My argument begins as follows: we are all born with equal capability to breathe and an expectancy to survive. The equal capability and expectation diminishes through certain socio-economic circumstances, but on the most part, in childhood we actually give away our equal capability and expectancy through certain conditionings. Can it stem from our education framework? Is it generational or due to lack of positive encouragement? The return on expecting more will always be to gain more.

I believe the paradigm of entrepreneurship, more than a mere economic activity, is a process of social change through human development and capacity building. An entrepreneurial spirit awakens to untapped intrinsic capabilities, which sadly for most we have given away.

 

Leading scholars conceptualise entrepreneurship around skills, knowledge, entrepreneurial intentions and opportunity exploitation – thus the justification for credentialing in business, accounting, communications and marketing. I believe the paradigm of entrepreneurship, more than a mere economic activity, is a process of social change through human development and capacity building. An entrepreneurial spirit awakens to untapped intrinsic capabilities, which sadly for most we have given away.

Governments are good at applying neoliberal metrics in measuring entrepreneurship through knowledge, wealth and commodities. A capabilities approach instead draws attention to that which is highly valued by individuals and communities, as it celebrates equal agency, freedoms and functionality. If all we become innovation-economies, the failure to tap into the diversity of our population is a sad loss.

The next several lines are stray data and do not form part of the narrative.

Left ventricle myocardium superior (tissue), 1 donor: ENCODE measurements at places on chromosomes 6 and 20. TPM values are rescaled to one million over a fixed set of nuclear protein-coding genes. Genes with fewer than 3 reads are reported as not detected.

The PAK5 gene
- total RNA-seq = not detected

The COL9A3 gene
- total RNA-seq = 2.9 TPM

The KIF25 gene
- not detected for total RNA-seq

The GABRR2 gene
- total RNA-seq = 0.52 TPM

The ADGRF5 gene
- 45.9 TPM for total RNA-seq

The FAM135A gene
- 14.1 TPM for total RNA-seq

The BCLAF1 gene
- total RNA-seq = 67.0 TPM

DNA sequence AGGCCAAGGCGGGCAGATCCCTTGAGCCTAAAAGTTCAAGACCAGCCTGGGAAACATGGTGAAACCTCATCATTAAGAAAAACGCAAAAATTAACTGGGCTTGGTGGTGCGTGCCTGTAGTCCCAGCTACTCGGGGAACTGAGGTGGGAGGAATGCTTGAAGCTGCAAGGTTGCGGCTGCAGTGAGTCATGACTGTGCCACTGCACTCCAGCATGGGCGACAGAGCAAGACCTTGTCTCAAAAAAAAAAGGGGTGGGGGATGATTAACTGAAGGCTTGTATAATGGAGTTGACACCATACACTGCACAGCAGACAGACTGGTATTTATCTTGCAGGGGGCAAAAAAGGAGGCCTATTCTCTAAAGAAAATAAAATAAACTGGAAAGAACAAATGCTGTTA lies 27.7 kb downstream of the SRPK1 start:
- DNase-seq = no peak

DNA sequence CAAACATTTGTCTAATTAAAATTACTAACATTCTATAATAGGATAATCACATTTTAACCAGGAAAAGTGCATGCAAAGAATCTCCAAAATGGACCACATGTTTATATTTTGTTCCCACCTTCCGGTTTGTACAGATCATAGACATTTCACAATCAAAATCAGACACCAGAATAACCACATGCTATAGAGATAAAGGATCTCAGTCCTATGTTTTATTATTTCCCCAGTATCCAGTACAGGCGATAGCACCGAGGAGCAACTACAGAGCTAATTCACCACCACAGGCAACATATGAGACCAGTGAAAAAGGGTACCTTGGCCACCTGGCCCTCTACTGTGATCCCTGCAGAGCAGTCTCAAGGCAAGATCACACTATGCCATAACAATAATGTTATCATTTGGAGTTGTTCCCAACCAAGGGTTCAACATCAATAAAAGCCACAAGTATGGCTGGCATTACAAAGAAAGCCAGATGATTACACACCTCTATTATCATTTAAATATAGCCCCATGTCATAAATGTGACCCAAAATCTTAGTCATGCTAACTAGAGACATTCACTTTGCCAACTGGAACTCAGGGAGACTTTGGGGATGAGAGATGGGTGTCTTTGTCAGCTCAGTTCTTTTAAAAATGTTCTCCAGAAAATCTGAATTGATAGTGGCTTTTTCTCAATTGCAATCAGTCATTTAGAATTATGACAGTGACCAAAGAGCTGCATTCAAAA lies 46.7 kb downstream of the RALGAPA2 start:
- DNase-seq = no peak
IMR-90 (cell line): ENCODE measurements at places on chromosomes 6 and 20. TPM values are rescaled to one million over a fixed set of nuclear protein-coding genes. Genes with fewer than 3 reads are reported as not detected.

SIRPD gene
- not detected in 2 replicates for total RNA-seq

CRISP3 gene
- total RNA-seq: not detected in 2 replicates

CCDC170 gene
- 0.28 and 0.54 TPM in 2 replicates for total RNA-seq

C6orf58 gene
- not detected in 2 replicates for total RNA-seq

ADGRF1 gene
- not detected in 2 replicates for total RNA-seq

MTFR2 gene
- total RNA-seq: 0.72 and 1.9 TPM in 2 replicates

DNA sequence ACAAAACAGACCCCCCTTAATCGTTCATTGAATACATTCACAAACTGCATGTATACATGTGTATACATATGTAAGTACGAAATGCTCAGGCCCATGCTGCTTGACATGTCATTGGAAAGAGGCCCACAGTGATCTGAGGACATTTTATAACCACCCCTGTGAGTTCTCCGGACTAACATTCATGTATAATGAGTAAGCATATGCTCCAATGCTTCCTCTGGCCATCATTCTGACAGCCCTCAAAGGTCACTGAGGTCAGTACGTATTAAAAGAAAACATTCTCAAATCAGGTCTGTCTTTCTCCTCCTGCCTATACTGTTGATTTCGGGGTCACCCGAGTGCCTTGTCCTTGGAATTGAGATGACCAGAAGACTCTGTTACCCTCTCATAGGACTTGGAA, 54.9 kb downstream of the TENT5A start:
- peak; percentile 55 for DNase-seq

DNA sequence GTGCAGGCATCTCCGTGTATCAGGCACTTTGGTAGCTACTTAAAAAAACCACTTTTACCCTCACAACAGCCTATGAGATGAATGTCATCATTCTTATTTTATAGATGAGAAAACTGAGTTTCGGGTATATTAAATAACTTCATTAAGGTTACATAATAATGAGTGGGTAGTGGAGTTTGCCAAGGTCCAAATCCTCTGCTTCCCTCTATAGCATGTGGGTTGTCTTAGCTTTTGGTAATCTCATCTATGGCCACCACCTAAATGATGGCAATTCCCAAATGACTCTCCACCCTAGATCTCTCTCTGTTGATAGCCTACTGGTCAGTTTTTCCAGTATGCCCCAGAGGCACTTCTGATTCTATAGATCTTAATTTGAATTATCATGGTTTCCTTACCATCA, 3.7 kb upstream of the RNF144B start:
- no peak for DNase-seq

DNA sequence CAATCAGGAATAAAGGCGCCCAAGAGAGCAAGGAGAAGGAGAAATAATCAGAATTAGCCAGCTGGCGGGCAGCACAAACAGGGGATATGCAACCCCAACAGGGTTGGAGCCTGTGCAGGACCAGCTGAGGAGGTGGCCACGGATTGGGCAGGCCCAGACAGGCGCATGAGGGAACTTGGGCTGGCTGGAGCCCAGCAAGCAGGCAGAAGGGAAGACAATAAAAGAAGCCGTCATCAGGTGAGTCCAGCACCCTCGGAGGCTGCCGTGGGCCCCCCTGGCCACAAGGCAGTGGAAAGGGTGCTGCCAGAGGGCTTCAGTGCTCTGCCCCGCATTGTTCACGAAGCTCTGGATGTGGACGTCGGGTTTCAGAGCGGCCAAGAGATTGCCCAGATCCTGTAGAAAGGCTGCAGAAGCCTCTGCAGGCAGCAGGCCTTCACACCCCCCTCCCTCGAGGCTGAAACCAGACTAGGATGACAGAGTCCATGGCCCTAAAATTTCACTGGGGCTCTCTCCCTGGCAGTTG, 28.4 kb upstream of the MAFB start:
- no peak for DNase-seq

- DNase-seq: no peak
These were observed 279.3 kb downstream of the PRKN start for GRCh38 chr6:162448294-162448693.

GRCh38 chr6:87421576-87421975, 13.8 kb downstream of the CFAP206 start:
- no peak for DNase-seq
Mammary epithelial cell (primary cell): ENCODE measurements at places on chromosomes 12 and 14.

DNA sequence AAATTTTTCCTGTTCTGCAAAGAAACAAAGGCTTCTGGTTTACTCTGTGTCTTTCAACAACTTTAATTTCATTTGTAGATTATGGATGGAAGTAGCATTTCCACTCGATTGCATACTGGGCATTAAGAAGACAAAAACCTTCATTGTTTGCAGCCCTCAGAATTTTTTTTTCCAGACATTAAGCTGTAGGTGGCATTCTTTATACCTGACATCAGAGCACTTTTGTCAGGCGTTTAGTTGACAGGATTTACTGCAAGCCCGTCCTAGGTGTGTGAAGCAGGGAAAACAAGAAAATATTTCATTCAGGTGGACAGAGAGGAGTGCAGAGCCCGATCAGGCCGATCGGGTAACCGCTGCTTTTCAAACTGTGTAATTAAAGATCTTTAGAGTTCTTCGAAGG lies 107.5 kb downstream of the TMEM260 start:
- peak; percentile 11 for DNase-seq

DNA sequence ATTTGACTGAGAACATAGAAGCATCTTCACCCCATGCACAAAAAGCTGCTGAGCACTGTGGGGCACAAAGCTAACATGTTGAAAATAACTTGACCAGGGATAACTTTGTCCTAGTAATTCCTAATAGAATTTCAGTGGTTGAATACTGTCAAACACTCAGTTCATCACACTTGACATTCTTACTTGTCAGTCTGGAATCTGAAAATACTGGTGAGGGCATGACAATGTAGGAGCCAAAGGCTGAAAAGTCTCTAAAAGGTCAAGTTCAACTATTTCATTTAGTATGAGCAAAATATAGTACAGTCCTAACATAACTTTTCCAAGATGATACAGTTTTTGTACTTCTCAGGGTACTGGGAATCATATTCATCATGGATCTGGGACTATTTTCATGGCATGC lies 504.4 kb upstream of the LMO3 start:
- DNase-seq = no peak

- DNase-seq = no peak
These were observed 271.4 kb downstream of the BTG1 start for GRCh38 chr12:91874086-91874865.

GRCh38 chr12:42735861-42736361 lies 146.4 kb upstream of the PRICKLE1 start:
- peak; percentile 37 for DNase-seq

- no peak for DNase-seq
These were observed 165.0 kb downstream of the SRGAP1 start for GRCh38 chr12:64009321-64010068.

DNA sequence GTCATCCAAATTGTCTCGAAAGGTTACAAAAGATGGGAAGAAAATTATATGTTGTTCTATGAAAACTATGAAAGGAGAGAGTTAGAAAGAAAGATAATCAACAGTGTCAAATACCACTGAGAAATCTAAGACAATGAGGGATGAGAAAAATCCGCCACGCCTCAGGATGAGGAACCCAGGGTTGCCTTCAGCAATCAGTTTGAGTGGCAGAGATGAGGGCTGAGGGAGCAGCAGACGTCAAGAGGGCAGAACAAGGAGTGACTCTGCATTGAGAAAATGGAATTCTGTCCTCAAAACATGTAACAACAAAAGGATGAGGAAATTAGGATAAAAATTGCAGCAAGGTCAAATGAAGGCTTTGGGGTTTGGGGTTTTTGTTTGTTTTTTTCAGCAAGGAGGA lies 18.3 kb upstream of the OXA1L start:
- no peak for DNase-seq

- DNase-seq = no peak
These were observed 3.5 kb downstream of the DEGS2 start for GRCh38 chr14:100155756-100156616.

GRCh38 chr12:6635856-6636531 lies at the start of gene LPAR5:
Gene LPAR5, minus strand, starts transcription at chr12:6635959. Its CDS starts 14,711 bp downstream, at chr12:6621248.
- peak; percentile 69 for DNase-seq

A high proportion of entrepreneurial literature does not differentiate women to men in their entrepreneurial capabilities. Why then are special remedial efforts required to bring women in to parity with men? Do the very spaces and agendas, designed to create opportunities for women in entrepreneurship, enhance or hinder the achievement of equality?

The Australian government’s reframing of entrepreneurship and innovation as not simply as a social side issue (particularly for women and youth) emphasises that entrepreneurship is a multifaceted social phenomena rather than business acumen. The argument for capabilities as a crucial input into our evaluations of social change equally recognises women’s potential, and their ability to convert resources into capabilities.